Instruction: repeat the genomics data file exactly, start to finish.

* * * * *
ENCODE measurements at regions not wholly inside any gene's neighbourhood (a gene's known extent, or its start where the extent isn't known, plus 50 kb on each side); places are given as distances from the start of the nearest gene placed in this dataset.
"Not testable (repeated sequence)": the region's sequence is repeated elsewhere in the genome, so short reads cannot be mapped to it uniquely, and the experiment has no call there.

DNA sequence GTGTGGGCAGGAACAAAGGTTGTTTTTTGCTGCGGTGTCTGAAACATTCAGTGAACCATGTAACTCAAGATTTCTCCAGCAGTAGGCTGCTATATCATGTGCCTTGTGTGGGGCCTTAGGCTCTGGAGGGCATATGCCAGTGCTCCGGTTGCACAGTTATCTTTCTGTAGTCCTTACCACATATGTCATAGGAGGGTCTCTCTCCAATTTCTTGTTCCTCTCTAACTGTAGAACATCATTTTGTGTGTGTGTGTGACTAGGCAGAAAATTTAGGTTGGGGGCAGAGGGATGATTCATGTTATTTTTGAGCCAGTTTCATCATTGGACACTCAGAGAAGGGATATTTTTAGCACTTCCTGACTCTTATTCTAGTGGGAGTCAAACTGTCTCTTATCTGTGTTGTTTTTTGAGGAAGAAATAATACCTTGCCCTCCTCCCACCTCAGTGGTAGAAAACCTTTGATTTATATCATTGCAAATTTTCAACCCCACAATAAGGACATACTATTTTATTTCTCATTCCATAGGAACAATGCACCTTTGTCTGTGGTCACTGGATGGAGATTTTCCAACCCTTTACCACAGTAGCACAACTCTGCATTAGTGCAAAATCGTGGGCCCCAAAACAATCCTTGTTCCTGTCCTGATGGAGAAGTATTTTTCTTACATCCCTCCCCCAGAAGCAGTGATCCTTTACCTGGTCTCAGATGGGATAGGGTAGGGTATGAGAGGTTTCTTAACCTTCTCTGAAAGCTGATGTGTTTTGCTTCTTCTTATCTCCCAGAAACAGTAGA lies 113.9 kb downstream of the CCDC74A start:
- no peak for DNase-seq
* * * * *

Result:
ENCODE measurements at regions not wholly inside any gene's neighbourhood (a gene's known extent, or its start where the extent isn't known, plus 50 kb on each side); places are given as distances from the start of the nearest gene placed in this dataset.
"Not testable (repeated sequence)": the region's sequence is repeated elsewhere in the genome, so short reads cannot be mapped to it uniquely, and the experiment has no call there.

DNA sequence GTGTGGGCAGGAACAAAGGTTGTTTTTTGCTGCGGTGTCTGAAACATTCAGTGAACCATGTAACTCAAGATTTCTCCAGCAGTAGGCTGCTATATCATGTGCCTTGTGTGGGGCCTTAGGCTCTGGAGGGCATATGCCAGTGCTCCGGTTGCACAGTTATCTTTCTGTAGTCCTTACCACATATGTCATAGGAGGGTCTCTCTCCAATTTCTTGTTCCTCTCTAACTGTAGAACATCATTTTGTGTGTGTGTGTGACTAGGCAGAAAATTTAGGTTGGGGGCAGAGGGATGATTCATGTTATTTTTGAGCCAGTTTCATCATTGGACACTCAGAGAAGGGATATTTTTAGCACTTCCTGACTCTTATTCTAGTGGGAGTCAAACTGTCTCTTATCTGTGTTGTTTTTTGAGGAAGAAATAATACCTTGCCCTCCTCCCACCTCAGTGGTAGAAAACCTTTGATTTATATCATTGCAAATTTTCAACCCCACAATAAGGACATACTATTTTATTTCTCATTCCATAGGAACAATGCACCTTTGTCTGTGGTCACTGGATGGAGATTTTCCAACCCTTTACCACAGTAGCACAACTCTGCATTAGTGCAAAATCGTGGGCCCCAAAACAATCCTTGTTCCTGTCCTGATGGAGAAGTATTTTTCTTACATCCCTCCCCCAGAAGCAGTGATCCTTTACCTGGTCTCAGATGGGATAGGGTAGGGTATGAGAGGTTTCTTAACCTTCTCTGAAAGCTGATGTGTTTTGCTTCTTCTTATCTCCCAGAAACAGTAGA lies 113.9 kb downstream of the CCDC74A start:
- no peak for DNase-seq